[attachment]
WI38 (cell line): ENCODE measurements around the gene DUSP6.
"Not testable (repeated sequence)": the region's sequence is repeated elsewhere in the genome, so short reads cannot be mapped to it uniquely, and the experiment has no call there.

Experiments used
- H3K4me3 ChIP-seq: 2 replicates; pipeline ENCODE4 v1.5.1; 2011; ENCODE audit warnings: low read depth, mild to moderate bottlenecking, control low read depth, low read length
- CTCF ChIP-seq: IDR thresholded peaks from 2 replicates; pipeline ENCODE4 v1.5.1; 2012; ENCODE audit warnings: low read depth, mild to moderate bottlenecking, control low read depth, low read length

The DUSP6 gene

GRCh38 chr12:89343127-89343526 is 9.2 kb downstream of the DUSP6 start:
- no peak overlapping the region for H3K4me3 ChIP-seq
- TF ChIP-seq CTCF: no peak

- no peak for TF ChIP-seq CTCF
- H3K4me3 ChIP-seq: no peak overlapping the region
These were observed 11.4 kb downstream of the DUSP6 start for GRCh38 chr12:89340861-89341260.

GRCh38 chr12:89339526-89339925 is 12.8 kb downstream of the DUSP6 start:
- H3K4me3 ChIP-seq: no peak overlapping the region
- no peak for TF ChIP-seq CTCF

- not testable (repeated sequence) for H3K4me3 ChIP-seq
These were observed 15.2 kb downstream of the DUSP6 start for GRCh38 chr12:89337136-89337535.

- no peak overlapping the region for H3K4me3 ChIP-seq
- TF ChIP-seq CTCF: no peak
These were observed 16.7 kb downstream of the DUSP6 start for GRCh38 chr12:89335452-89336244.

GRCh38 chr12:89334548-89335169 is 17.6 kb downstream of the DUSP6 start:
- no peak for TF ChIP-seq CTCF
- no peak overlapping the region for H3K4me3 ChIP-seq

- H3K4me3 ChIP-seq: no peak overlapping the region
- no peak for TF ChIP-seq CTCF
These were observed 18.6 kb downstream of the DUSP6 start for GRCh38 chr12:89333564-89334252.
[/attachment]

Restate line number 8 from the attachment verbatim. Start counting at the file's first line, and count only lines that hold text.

- no peak overlapping the region for H3K4me3 ChIP-seq